When the root namespace has been defined, you'll pick the template group you want to use for your generated code. If you're unfamiliar with what a template group is, please see Concepts - Templates and Template groups to inform yourself of the differences between the available template groups and which one you should select for your project. At tab 3, Task queue to execute, you can specify additional root namespaces and destination folders per task group. This is described more in detail below.

With the button Create participating object subset... you can create a subset of the objects to generate code for. By default, the complete project is used for code generation so you don't need to specify anything and you can safely leave this button alone. However some scenario's, for example small tests, may require that you create a subset of the project elements and generate code for these elements. To specify a subset, click on the Create participating object subset... button. This button opens a form with the object selector already discussed in the plug-ins section. For more information about this object selector, please see: selecting participating objects. The object selector opened when the Create participating object subset... button is clicked shows no object being selected. This gives you a clean slate to define participating objects. If you decide not to use a subset, simply click Cancel. If you don't check any object and click OK, a warning is shown to inform you that you've created an empty subset and you can then decide to discard this empty subset and use the whole project, or use the empty subset. You can also manage the subsets by right-clicking the project node in project explorer and then by selecting Manage object groups from the context menu, or by selecting Manage object groups from the Project menu in the LLBLGen Pro designer menu.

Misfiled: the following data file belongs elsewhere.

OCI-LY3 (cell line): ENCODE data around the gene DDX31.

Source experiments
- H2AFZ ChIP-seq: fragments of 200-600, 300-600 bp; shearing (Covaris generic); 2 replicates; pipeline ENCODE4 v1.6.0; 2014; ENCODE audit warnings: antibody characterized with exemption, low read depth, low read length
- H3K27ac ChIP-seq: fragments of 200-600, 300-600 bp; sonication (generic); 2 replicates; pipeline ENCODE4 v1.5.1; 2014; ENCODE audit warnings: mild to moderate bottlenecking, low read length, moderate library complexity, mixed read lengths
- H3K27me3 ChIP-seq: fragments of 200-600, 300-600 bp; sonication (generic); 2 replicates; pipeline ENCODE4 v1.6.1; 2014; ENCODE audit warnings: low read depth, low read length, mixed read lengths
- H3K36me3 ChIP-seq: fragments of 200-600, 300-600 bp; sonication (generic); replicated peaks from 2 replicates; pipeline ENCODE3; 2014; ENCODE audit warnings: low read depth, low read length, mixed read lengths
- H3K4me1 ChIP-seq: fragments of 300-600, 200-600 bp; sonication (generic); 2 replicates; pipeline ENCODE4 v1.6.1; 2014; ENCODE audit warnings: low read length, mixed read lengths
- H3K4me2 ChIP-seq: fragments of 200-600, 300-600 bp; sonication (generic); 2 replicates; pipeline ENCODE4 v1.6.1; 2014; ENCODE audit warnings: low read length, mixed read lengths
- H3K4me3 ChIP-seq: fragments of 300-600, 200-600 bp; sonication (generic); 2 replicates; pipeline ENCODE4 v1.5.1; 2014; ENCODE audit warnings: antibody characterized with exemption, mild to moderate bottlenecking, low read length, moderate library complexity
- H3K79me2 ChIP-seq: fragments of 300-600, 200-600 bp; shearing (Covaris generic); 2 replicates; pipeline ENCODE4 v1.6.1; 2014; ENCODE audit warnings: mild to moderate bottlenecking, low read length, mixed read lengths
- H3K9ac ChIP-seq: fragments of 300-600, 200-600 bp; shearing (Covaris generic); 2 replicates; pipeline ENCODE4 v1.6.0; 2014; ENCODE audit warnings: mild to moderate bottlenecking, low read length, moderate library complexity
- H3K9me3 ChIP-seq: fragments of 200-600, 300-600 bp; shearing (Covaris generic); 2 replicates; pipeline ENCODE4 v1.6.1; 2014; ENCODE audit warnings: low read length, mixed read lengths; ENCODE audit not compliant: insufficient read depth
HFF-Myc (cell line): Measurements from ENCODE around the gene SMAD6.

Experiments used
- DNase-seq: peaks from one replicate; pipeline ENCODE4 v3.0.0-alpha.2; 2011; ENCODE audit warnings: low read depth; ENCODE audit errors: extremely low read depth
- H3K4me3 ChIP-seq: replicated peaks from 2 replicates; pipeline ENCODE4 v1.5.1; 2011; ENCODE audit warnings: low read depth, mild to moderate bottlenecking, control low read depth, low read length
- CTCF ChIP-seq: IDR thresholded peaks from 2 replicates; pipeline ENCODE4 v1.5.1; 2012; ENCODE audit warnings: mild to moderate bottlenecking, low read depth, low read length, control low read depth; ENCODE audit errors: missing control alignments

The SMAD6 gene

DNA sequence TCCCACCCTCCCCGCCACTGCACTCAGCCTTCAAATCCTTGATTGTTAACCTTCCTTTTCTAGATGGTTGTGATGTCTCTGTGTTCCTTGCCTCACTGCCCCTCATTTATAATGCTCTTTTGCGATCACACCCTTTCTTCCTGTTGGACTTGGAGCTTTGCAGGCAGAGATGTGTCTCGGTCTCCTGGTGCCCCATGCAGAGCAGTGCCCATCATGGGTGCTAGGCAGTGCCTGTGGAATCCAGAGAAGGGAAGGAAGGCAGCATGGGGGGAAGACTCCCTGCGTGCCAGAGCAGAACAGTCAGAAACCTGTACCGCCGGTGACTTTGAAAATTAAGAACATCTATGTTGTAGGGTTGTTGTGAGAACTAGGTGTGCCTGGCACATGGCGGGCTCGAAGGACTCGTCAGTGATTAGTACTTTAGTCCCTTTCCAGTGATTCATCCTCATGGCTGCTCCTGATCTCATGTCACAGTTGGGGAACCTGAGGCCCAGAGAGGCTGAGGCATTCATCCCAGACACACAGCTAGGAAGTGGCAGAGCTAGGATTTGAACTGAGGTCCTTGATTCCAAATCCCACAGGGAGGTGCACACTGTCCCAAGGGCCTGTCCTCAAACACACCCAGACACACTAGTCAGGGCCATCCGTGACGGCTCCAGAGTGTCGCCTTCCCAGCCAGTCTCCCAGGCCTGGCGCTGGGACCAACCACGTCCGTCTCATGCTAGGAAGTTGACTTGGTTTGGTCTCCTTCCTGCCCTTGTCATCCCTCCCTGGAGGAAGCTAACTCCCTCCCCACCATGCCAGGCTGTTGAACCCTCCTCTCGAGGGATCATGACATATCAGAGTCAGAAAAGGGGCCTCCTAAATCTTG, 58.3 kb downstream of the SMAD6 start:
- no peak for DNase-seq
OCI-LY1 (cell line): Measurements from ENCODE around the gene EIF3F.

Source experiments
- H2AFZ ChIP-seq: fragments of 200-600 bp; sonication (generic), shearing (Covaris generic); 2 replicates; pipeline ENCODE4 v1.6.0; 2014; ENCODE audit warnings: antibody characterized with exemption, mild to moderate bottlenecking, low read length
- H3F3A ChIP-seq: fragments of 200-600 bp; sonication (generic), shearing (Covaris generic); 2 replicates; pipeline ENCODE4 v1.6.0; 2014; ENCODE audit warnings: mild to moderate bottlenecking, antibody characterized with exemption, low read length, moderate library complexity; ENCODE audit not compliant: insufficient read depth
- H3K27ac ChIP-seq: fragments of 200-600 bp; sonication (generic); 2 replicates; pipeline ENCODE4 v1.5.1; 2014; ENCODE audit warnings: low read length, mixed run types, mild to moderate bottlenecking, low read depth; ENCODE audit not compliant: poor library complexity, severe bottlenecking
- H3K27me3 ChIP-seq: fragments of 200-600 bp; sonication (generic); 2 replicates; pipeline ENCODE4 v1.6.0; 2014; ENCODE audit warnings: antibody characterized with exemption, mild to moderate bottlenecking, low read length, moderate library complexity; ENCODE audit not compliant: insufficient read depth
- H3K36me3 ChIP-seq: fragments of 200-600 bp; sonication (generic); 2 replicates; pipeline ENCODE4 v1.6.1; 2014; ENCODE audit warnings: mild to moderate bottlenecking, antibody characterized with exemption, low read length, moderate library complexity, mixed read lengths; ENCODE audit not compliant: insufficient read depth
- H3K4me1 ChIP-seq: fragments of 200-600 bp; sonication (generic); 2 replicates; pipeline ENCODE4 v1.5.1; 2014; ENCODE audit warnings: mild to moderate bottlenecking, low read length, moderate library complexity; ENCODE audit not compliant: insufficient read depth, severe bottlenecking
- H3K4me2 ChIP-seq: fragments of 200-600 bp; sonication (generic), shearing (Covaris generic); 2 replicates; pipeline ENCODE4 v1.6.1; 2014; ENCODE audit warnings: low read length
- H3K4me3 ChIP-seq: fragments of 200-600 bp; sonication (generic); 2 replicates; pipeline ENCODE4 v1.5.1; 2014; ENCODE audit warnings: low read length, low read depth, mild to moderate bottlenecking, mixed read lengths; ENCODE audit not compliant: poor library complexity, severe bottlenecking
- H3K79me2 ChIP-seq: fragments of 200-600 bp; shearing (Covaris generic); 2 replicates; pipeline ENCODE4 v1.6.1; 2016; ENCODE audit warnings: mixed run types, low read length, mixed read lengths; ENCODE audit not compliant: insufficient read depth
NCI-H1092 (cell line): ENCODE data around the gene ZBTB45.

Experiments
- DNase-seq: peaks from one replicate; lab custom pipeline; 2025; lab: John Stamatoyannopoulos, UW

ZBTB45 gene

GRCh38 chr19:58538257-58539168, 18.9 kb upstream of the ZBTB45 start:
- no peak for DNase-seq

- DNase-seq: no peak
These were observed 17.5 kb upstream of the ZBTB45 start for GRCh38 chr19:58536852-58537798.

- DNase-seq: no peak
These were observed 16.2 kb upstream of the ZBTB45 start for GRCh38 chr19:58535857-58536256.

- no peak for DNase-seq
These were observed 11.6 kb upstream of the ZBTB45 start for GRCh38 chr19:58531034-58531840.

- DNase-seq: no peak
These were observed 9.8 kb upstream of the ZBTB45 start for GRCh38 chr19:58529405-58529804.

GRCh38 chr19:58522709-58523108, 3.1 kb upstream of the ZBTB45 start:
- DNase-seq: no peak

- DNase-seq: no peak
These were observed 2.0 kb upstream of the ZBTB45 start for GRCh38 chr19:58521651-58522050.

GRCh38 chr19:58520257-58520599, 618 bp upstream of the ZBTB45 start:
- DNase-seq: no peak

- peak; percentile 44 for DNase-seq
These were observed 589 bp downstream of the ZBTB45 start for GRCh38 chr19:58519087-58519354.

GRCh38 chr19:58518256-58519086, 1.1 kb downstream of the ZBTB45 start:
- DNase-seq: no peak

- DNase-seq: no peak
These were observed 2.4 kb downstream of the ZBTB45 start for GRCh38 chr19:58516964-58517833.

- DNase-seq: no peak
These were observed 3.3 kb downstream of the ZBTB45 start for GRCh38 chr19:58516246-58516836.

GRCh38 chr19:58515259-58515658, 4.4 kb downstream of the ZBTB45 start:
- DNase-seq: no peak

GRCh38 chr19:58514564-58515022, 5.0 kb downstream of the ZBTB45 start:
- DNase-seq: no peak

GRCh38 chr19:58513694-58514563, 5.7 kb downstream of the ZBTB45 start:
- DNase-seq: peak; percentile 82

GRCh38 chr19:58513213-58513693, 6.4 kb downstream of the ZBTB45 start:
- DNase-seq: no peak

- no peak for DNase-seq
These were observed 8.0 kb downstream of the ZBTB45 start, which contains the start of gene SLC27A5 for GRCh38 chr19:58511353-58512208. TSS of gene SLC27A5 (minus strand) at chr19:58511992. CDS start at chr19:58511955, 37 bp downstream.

Code file parameters